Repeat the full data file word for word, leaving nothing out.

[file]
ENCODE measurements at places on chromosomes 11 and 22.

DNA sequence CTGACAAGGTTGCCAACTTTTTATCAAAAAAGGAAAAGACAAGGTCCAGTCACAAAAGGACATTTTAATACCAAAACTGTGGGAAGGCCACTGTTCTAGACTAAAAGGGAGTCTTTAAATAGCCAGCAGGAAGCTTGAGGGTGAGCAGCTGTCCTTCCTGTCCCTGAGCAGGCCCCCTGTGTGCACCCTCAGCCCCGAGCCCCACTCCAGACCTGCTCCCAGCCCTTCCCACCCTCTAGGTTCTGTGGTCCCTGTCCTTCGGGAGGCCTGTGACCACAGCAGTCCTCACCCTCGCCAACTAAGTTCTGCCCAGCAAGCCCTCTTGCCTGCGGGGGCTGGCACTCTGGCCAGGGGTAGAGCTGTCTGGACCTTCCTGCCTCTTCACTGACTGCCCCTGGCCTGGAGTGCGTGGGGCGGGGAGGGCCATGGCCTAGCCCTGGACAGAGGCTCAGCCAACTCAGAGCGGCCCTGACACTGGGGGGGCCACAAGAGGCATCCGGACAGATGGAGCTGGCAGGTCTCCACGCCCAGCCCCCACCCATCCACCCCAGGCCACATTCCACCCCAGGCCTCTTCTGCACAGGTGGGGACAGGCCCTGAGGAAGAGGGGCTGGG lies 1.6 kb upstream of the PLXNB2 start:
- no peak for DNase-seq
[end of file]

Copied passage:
ENCODE measurements at places on chromosomes 11 and 22.

DNA sequence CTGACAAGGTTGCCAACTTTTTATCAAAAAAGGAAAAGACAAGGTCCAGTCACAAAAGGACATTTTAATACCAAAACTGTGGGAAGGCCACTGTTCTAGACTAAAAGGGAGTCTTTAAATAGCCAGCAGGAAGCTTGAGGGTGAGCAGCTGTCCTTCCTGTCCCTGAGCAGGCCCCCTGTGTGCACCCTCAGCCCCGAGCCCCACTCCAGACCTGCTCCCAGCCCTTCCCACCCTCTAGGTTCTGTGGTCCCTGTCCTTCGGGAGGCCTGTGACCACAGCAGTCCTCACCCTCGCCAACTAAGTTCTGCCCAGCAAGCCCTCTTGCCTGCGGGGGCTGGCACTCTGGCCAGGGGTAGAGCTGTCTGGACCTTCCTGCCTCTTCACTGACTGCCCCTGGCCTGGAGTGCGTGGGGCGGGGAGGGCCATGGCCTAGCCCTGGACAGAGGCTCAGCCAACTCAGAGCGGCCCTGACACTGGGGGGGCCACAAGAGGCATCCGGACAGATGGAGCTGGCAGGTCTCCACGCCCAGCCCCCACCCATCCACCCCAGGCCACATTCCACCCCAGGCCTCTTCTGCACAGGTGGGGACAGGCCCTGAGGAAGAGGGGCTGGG lies 1.6 kb upstream of the PLXNB2 start:
- no peak for DNase-seq